ARONOFF: Right.  So let’s go back to that period in 1988 when al Mansour was asking Sutton to write a letter to get Obama into Harvard.


ARONOFF: What, led up to that?  I mean, what did they see in Obama? Who saw what in him?  Were there long-range plans being made at that time?  What do you conclude at this point?

CASHILL: You know, when I come away at the end of the game, the temptation is to look for the puppeteer—I wrote an article at the time, in fact, called “The Mansourian Candidate,” based on Khalid al-Mansour—

ARONOFF: [Chuckles.]

CASHILL: –but at the end of the day—and I’ve looked at Obama’s life very carefully—I think what’s underestimated about Obama—and it tempers his radicalism—is his ambition.  He is ambitious.  He uses people.  He’s used them all his life.  I think he was using al-Mansour, rather than the other way around.  I think he was using Bill Ayers.  I mean, Bill Ayers was trying to use him too, but the calculation that went into Dreams From My Father in 1995 wasn’t to elect the President of the United States, it was to elect the Mayor of Chicago.  As Mayor, Obama could do Ayers a world of good, because Ayers was a power broker in Chicago, a big educational honcho.  The same year the book came out, ’95, Ayers had appointed Obama Chairman of the $150 million slush fund called the Chicago Annenberg Challenge.  He launched his campaign that year, with a fundraiser from Ayers’s house.  Yeah, Obama was Ayers’s protégé.  Ayers is seventeen years older, much smarter, much shrewder, but Obama is ambitious—and he used Ayers just like he used al-Mansour, just like he used Percy Sutton, just like he used everyone else who would come down the pike in the years to come, just like he used Jeremiah Wright. He didn’t have a “Come to Jesus” moment, he had a “Come to the Political Senses” moment when he joined Jeremiah Wright’s church—totally calculated.  He used Michelle—Michelle Obama!  He needed a black wife.  He knew he needed a black wife to make him an African-American.  Not only did he need an African-American wife, he needed a dark African-American wife.  Everything in his life is calculated.  The guy is steely and ambitious—and do not underestimate that ambition.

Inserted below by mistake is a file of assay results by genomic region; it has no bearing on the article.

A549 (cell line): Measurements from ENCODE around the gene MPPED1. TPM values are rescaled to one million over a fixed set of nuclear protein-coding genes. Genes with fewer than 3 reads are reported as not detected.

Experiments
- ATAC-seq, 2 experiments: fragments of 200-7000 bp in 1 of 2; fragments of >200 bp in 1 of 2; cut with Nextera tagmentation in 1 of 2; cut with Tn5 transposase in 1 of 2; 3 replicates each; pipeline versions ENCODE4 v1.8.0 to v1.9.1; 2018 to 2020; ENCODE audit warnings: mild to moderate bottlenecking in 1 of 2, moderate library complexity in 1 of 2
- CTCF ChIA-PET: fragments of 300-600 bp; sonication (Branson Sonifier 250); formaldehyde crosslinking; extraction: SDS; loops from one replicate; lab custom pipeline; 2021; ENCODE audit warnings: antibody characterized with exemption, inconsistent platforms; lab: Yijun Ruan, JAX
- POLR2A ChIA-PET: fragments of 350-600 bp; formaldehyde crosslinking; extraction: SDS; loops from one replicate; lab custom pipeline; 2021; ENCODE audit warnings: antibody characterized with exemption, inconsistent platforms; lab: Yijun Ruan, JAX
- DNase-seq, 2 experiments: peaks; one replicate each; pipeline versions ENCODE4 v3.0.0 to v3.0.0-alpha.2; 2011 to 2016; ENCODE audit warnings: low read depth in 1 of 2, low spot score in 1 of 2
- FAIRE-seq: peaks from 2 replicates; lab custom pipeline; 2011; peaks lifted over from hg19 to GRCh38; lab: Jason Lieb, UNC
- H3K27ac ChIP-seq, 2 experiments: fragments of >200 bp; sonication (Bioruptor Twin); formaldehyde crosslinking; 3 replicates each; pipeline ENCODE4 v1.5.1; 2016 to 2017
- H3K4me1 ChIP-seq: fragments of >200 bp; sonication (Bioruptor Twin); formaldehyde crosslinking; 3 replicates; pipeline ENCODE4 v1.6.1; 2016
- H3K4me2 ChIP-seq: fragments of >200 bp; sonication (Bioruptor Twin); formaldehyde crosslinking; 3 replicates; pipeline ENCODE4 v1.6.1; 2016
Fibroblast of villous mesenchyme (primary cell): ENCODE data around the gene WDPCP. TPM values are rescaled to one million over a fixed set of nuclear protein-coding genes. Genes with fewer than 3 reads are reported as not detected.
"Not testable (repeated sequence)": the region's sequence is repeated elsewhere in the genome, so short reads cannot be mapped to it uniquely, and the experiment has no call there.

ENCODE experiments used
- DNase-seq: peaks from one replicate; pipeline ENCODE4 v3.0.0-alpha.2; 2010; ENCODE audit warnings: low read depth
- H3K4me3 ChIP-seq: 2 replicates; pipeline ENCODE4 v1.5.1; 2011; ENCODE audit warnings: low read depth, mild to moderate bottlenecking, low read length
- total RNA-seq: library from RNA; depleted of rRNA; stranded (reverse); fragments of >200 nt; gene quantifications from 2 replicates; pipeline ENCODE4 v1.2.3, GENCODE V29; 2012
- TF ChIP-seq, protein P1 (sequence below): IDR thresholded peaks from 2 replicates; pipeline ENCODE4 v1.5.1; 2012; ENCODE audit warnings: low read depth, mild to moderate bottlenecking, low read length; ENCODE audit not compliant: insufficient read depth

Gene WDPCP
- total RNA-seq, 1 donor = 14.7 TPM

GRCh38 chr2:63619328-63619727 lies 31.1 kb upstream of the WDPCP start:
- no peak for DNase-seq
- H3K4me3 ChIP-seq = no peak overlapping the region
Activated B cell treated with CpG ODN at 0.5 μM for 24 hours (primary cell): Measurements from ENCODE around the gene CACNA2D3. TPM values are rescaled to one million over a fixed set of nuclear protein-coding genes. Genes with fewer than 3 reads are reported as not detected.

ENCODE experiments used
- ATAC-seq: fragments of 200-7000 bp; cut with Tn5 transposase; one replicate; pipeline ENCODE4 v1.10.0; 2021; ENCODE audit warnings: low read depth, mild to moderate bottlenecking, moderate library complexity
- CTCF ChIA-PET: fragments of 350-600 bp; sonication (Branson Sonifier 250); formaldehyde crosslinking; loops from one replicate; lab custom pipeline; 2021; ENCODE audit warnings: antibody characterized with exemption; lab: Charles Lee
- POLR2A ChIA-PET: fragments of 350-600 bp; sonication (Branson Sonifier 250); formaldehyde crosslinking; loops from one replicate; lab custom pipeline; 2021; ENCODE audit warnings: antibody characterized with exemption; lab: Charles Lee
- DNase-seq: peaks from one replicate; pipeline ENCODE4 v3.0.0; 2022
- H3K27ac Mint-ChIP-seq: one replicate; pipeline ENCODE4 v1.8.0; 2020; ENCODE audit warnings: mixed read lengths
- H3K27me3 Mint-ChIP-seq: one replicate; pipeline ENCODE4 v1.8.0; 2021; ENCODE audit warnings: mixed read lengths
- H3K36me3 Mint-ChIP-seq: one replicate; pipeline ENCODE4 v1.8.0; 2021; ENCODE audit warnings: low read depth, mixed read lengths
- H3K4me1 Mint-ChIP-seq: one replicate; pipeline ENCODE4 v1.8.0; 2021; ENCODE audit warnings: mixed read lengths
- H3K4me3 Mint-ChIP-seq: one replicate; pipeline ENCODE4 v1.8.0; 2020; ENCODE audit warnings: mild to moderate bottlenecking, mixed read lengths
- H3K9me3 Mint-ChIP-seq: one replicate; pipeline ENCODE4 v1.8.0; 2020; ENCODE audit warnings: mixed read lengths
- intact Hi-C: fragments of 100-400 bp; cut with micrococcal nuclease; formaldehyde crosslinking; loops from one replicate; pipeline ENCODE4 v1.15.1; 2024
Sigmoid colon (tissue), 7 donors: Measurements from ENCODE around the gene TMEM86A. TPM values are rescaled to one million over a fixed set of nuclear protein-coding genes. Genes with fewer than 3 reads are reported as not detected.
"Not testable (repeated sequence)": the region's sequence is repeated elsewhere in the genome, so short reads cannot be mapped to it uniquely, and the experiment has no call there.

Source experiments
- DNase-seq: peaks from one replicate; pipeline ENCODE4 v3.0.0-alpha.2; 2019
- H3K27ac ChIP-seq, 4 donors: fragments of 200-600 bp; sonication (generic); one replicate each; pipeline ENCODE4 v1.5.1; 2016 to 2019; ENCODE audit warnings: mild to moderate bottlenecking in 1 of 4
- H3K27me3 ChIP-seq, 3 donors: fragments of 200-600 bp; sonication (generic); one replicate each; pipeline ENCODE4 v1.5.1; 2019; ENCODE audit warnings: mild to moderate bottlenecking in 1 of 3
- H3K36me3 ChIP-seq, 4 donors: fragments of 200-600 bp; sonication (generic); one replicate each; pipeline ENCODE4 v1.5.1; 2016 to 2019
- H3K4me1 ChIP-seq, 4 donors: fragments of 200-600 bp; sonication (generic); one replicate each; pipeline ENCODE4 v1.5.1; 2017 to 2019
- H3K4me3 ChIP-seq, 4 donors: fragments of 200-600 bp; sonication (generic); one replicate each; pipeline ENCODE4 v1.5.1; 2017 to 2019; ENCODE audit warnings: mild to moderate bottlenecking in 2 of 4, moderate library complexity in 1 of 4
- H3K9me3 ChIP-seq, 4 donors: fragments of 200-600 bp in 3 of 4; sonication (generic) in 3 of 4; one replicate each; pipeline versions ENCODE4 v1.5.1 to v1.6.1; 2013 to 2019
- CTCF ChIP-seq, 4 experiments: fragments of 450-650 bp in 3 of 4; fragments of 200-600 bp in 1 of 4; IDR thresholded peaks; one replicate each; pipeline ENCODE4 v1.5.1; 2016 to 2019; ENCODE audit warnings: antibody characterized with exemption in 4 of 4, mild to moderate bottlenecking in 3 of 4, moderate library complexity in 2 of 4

CASHILL: People who have are now under the proverbial bus.

ARONOFF: Well, Jeremiah Wright, for instance—would you look back at that now and say that was a miscalculation to be there?

CASHILL: No.  If you’re just running for Mayor of Chicago, it’s a perfect calculation, all right?


CASHILL: But if you’re running for President of the United States—miscalculation.


CASHILL: If the Hillary Clinton camp had gotten hold of those tapes before the Iowa primary, Obama would not have been elected President.  He wouldn’t have won that primary, that caucus—but they came out too late.  By the time those tapes came out, the deal was sealed.  The momentum was too solid, and he wrote—not “wrote,” he actually “delivered,” since he didn’t write it—that Philadelphia speech.